On Wednesday night, Luka Dončić put the entire Dallas Mavericks organization on his ailing shoulders
Photo credit: Tdorante10 [CC BY-SA 4.0 (https://creativecommons.org/licenses/by-sa/4.0)]
In the times of a tank, a glimmer of hope can light up an entire fanbase. As a Knicks fan, I’m acutely aware of the kind of eyes you need to access that illogical spectrum. This season tested our patience and our intestinal fortitude; we look to free agency this year like a Marvel fan waiting for Avengers: Endgame. Yet, instead of a decade of intricate plotting and quality MCU films, we just had 20 Justice Leagues.
Somehow, Knicks fans still find joy in this sorrow. We’re writing think-pieces that claim Mitchell Robinson should be in rookie of the year conversation, we’re begging for one more year for Frank Ntilikina, and we’re photoshopping jerseys onto Kevin Durant. We’re unveiling some truly heinous takes.
It’s in that spirit that I wanted to try and capture those fleeting moments of hope in real-time. To do so, we need to turn back to the ever-reliable Basketball Reference and chart the game score performances for the collection of young Knicks talent.
I profiled Kevin Knox, Mitchell Robinson, Allonzo Trier, Mario Hezonja, Dennis Smith, Noah Vonleh, and Emmanuel Mudiay. I felt that the combination of low playing time and games lost to injury made any Frank Ntilikina analysis a bit unfair, and I added Dennis Smith’s Mavericks games to represent his season as a whole.
Game score tries to generate one holistic number for a player’s total impact by combining a variety of stats. It provides a useful framework for charting performance over time. By aggregating these scores over a monthly basis, we can quickly see which young player inspired the most hope.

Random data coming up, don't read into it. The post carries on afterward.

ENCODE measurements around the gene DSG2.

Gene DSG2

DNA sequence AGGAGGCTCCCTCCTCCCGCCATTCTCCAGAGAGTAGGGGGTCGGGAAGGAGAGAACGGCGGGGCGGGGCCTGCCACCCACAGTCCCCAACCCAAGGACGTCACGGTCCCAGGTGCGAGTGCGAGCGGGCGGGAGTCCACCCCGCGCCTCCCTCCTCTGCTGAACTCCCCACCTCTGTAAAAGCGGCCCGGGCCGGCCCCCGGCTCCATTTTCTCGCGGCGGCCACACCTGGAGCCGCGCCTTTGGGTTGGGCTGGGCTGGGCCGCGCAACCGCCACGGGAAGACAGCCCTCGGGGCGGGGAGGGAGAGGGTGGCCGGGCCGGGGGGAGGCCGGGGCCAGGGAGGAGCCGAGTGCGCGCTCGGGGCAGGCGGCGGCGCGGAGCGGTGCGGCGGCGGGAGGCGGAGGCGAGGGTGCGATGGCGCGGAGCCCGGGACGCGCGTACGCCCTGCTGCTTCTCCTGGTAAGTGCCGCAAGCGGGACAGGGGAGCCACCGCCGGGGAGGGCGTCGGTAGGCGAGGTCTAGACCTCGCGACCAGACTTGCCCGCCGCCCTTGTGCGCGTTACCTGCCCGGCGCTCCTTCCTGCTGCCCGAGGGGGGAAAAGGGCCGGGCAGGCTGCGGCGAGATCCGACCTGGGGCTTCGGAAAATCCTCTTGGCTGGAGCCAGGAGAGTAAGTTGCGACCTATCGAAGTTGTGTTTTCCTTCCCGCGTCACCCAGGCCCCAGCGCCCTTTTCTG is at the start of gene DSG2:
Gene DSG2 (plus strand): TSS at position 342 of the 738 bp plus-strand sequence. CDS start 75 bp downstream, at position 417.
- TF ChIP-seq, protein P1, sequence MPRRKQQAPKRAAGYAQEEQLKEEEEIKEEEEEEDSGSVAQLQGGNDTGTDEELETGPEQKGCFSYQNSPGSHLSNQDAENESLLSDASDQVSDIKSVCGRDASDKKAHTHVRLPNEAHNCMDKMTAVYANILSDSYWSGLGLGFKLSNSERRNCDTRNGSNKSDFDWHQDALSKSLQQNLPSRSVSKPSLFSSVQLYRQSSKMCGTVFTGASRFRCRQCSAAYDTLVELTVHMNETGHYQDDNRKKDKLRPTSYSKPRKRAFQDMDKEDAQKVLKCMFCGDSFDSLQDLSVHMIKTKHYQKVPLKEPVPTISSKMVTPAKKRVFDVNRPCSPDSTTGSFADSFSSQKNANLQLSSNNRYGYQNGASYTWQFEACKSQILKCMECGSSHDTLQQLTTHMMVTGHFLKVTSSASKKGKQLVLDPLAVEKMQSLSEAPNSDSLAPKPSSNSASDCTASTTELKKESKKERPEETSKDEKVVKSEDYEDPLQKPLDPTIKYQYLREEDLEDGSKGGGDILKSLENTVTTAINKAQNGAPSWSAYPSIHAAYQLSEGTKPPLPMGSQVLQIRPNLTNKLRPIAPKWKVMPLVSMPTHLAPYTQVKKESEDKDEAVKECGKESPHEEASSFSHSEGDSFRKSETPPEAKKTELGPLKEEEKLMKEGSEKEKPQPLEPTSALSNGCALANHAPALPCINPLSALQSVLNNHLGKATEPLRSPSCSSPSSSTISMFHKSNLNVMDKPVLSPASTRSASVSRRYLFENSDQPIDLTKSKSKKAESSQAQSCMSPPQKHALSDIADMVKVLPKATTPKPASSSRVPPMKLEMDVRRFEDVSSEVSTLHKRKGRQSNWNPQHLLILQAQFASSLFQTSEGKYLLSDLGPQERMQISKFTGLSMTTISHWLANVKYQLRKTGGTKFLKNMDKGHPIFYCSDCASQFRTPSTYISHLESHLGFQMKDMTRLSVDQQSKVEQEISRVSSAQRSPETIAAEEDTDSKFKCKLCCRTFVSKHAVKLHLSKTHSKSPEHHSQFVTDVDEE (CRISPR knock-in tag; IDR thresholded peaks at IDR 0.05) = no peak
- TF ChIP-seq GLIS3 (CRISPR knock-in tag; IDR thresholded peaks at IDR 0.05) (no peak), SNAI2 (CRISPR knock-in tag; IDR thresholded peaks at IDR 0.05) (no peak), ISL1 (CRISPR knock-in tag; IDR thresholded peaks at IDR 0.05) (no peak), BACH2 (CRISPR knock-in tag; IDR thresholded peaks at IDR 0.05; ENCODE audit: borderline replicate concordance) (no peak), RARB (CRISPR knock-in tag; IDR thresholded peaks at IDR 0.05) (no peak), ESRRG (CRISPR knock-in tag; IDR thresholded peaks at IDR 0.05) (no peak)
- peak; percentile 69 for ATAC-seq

Let’s graph these out over time
A season of drama and misery hides within these peaks and valleys. In October, Noah Vonleh led the young cohort in average game score and inspired some Giannis-stopper takes. In November, we fell in love with the slithery scoring of Iso-Zo, Allonzo Trier, and marveled at the front office for snagging such a productive player as an undrafted rookie.
Emmanuel Mudiay took the reins in December and January. Mudiay’s body of work at the end of 2018 apparently made such an impact across the league that David Fizdale benched him in the end of the season, convinced he’d locked down a new contract.
That big, bright, rising orange line? That’s Mitchell Robinson announcing his presence to the world. Robinson enjoyed increased playing time after the trade deadline, and the man absolutely ran away with the title. He went from springy but foul-prone novice to a genuine candidate for All-Rookie first team.
Kevin Knox and Dennis Smith failed to jump to the top of the list at any point in the season. Unfortunately, both players struggled to find consistency in a difficult year, combining tantalizing promise and woeful inefficiency.
But wait, who snuck in at the end of the year?
Please refer to my earlier hot take, as the Most Improved Player (April only) could easily go to Super Mario Hezonja. After a series of injuries to an already thin backcourt left the Knicks strapped, Hezonja took over as the starting point guard and quickly showcased every tantalizing bit of potential that inspired Orlando to draft him in the top five.
I am not joking when I remind you that in an NBA season, and not in an NBA 2K19 simulation with the sliders up, Mario dropped a triple-double on the playoff-bound Orlando Magic.
In the span of three games, Mario did just enough to maybe talk the fanbase into a second one-year flier. His streak joins his “dunk” over Giannis and game-sealing block on LeBron to cap one of the most implausible, incoherent seasons in Knicks history.
We all hope that this tank is behind us. We hope that in October brings arguments over buying the Zion, Durant, or Kyrie jersey. Yet, even in this abysmal 17-65 season of misery, we found different beacons of hopes. In each month, a new young prospect shouldered all rebuilding aspirations.